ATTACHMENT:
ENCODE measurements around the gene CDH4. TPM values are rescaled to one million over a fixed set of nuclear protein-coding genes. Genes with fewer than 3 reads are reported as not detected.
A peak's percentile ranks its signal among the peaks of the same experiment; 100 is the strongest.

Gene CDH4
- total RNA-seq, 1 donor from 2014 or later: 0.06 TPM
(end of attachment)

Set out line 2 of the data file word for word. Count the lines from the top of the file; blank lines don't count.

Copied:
A peak's percentile ranks its signal among the peaks of the same experiment; 100 is the strongest.